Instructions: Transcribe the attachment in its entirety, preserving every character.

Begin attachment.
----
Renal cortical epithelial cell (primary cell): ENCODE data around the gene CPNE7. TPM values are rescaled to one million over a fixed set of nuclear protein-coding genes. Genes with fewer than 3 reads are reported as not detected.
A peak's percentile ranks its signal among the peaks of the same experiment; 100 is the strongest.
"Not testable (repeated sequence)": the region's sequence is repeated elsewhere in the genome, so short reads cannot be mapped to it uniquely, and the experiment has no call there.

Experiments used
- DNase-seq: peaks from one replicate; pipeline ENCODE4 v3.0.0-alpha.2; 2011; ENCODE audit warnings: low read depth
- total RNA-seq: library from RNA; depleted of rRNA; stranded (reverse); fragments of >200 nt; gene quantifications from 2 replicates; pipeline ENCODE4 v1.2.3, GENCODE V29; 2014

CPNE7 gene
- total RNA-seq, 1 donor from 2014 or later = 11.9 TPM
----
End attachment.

Renal cortical epithelial cell (primary cell): ENCODE data around the gene CPNE7. TPM values are rescaled to one million over a fixed set of nuclear protein-coding genes. Genes with fewer than 3 reads are reported as not detected.
A peak's percentile ranks its signal among the peaks of the same experiment; 100 is the strongest.
"Not testable (repeated sequence)": the region's sequence is repeated elsewhere in the genome, so short reads cannot be mapped to it uniquely, and the experiment has no call there.

Experiments used
- DNase-seq: peaks from one replicate; pipeline ENCODE4 v3.0.0-alpha.2; 2011; ENCODE audit warnings: low read depth
- total RNA-seq: library from RNA; depleted of rRNA; stranded (reverse); fragments of >200 nt; gene quantifications from 2 replicates; pipeline ENCODE4 v1.2.3, GENCODE V29; 2014

CPNE7 gene
- total RNA-seq, 1 donor from 2014 or later = 11.9 TPM